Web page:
An arrest warrant is granted by a court judge to a law enforcement official, giving them the right and ability to arrest any person of interest regarding a crime. People often confuse them with bench warrants, which are issued when an individual fails to appear at a required court hearing.

With hundreds of thousands of outstanding arrest warrants all across the country (Los Angeles has 1 million, New Orleans 50,000, Baltimore around 53,000), checking whether your children, partner or love interest has trouble with the law is simply a matter of common sense nowadays.

Why Are Arrest Warrants Issued?

As already mentioned, arrest warrants are granted when an individual is suspected of committing a crime. The potential causes include everything from breaking & entering and car theft to rape and murder. Although they are generally issued for felonies and major crimes, judges can also grant warrants for ordinary parking tickets.

When the court issues an arrest warrant, the named suspect can be arrested anywhere at any time. This basically means they can be arrested at their residence, in their place of work, at the side of the road or pretty much anywhere in public.

Can You Have A Warrant Without Committing An Actual Crime?

Unfortunately, yes.


Because advanced technologies have given birth to identity theft, which is rampaging across the country. Identity thieves can simply steal your identity without you even realizing it and commit serious crimes in your name.

Once the authorities identify “you” as the perpetrator, a warrant is issued and proving stolen identity is extremely difficult in the court of law. Therefore, it is essential that you remain vigilant at all times in order to stop identity thieves before they commit any serious crimes.

This is just one of the reasons why you should perform regular warrant checks on yourself, not just other people.

Warrant Research Methods

The first method of research involves you doing all the work, meaning you have to conduct the research all by yourself whether you are checking your potential warrants or someone else’s.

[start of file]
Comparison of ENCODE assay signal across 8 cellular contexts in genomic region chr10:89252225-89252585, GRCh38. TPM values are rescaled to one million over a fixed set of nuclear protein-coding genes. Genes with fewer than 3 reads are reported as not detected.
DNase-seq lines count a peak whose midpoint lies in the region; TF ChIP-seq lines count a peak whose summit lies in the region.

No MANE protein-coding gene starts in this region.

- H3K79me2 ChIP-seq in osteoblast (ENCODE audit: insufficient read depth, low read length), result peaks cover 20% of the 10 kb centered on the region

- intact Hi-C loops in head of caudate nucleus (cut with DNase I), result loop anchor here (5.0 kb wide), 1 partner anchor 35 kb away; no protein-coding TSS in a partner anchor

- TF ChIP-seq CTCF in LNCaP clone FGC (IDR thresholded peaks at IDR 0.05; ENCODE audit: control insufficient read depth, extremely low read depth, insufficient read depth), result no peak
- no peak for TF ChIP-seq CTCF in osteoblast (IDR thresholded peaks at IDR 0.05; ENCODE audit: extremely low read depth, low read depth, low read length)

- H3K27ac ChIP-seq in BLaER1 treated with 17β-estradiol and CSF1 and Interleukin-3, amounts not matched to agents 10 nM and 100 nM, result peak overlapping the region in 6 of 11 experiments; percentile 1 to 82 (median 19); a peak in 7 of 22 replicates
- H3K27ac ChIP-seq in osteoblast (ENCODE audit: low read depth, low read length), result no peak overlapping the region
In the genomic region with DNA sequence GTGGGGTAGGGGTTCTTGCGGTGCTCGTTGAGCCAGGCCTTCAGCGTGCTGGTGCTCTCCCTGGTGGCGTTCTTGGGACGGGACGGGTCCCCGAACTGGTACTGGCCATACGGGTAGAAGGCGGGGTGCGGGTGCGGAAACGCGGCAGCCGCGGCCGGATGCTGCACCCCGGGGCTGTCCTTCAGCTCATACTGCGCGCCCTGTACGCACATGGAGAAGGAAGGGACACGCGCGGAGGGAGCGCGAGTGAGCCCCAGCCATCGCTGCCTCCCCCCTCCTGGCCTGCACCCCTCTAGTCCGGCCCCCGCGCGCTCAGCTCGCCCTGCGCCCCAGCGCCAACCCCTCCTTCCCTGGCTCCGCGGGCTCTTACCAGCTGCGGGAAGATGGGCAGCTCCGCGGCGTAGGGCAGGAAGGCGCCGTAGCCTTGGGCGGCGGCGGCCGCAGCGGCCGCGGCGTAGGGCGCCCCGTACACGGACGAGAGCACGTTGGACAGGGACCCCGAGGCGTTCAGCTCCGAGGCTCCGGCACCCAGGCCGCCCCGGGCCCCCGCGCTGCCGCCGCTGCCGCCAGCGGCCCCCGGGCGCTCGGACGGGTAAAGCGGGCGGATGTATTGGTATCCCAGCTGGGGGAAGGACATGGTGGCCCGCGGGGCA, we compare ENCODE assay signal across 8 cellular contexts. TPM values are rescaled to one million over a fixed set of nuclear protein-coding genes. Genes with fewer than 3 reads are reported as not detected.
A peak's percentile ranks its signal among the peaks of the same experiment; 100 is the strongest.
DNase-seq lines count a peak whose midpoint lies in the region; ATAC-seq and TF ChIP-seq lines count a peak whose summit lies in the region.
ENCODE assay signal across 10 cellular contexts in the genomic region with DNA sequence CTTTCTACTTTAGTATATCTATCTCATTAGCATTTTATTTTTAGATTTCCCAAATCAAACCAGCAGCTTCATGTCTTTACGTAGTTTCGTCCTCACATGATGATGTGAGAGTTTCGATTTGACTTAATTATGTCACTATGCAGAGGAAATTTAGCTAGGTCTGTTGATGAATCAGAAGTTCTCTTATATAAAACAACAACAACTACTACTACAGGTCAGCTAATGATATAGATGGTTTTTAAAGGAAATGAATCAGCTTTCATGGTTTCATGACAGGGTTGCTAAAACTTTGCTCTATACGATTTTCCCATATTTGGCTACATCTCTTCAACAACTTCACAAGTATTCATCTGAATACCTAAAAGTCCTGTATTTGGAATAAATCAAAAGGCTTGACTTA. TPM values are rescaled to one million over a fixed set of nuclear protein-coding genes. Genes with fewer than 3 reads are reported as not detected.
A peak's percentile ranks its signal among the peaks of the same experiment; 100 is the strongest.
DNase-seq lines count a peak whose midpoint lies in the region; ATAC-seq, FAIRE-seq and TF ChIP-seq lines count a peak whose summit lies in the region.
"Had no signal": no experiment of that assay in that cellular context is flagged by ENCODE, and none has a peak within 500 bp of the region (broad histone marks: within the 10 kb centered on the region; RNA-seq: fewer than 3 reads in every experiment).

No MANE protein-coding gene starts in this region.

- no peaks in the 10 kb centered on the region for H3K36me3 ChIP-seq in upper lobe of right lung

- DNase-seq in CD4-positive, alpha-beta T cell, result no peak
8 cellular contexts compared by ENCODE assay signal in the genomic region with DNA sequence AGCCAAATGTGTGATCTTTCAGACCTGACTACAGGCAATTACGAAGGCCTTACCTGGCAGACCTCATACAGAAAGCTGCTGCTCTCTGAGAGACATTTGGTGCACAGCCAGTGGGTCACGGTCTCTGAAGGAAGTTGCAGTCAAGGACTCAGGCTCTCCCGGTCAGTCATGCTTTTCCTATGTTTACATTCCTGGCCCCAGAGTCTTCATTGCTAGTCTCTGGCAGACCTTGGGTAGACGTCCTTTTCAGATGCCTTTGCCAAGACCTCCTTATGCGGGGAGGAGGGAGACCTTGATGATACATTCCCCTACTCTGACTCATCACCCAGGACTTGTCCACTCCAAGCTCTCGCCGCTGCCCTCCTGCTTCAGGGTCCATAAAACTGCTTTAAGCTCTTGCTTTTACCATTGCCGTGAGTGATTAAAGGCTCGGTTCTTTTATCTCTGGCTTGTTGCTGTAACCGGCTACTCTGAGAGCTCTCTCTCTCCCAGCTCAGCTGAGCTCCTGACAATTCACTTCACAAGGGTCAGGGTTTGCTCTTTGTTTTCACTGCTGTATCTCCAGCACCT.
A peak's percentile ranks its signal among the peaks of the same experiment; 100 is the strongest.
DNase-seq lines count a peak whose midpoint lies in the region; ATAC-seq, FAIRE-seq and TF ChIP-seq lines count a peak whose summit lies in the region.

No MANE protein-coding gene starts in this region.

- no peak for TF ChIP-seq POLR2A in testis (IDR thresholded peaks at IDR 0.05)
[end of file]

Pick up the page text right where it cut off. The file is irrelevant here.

If you are checking for yourself, the worst thing you can do is approach a police officer and ask them directly. If you indeed do have an arrest warrant, this will most definitely land you in jail. If the officer is in a particularly foul mood that day, they might arrest you even if you do not have a warrant, just in case.

Visiting your local courthouse and asking the staff is a better option since the chances of you ending up in jail are a bit smaller. The problem with this method, however, is that you can have outstanding arrest warrants pretty much anywhere in the US and locating the relevant jurisdiction is next to impossible. This especially goes for cases of identity theft.

If you have a strong belief that there might be an outstanding warrant for your arrest in a certain jurisdiction, you might want to send a friend to check the court’s public access terminal for you. This way, you can avoid being potentially recognized and arrested before you get a chance to consult with your lawyer.

Finally, you can also hire an attorney to conduct a search for you, but keep in mind that you will need to pay a hefty fee for the service.

The bottom line is that these methods are a stab in the dark in most cases and they always put you at risk of being detained and charged with certain crimes. If you are investigating somebody else, on the other hand, this danger does not exist, but you may not be able to find the information you are looking for. In other words, you might get lucky if you have enough information on the person you are investigating, but that is usually not the case.

Background Check Companies

There are many online services that allow its users to check numerous public databases, including criminal records, arrest warrants, personal information, presence on social media, and much more.

Background check companies like BeenVerified and Spokeo only require one’s name to provide you with a full report containing all the information you might be interested in. Searches are extremely cheap and if a person has an outstanding arrest warrant, these search engines are most likely to find it.

They can be used to perform a background check on yourself (which we always recommend) and other individuals. Basically, you can monitor your children and their potential legal problems, make sure your partner is telling the truth, screen potential love interests, and much more.

I Found A Warrant, Now What?

If your search yields an outstanding arrest warrant for yourself, the best course of action is to handle it as soon as possible. Get the best representation you can afford and turn yourself in right away to avoid a more severe outcome.

Arrest warrants do not lapse and do not go away!

Therefore, you should never leave a warrant outstanding. If you turn yourself in and explain the situation, the court will take all mitigating circumstances into account, including the fact that you appeared of your own free will the moment you found out about the warrant for your arrest.

One of the most common mistakes people make in these situations is showing up without an attorney. You should never do this! No matter what, always have your lawyer present in order to avoid incriminating yourself even further and making mistakes that can result in a more serious outcome.